Research has shown that more than half of all childhood mortality could be prevented each year if the world’s children received full access to already existing, often low-cost interventions. Yet, there remains a clear implementation gap and a perpetual challenge to take effective interventions, policies and programs that can save lives and improve health to scale.
At least one-third of the world’s population, for example, has no regular access to essential medicines. So as we search for novel drugs and vaccines, we should keep in mind that a medicine that is 95 percent effective but only gets to 30 percent of the people that need it is limited in its operational effectiveness.
While we are accomplishing incredible feats — like landing a spacecraft on a comet traveling 40 times faster than a speeding bullet — our rate of progress in addressing these health-related challenges has not kept pace. Our problem is visibly not about human ingenuity or ability, but rather the will, funding and multisectoral partnerships necessary to deliver at-scale solutions in efficient and equitable ways. Strengthening our knowledge base and innovating in this area is critical.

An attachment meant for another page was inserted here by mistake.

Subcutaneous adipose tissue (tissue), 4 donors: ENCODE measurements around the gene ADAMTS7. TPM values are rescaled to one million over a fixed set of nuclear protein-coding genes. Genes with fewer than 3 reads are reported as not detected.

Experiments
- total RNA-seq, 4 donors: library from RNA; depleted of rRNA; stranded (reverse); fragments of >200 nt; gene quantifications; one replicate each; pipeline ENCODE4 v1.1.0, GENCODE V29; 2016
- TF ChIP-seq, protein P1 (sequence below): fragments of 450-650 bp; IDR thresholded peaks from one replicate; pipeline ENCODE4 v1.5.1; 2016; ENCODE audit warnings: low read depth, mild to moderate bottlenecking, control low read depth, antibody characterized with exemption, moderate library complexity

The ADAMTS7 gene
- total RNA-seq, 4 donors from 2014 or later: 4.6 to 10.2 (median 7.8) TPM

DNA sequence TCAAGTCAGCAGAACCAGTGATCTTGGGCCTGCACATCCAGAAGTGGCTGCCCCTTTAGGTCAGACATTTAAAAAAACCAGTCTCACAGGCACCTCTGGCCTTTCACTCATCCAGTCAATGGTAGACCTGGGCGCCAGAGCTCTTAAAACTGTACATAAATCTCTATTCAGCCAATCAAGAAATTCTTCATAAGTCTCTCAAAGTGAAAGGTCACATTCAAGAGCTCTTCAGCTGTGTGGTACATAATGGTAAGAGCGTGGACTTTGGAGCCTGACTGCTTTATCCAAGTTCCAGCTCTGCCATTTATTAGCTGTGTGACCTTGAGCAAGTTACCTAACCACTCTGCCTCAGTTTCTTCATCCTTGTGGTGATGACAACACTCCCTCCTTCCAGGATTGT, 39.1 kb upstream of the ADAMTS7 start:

The recent Statement on Advancing Implementation Research and Delivery Sciences from Health Systems Global lays out some of the important steps we can take as we pursue this relatively new direction.
The end user: At the heart of everything we do
The need to work with our end users is hardly a new concept.
In his book “The Fortune at the Bottom of the Pyramid,” C.K. Prahalad called for “a better approach to help the poor, an approach that involves partnering with them to innovate and achieve sustainable win-win scenarios where the poor are actively engaged.” He describes a vision of “co-creation of a solution to the problem of poverty” that can only be unlocked if large and small firms, governments, nongovernmental organizations, academia, development agencies and the poor themselves work together with a shared agenda.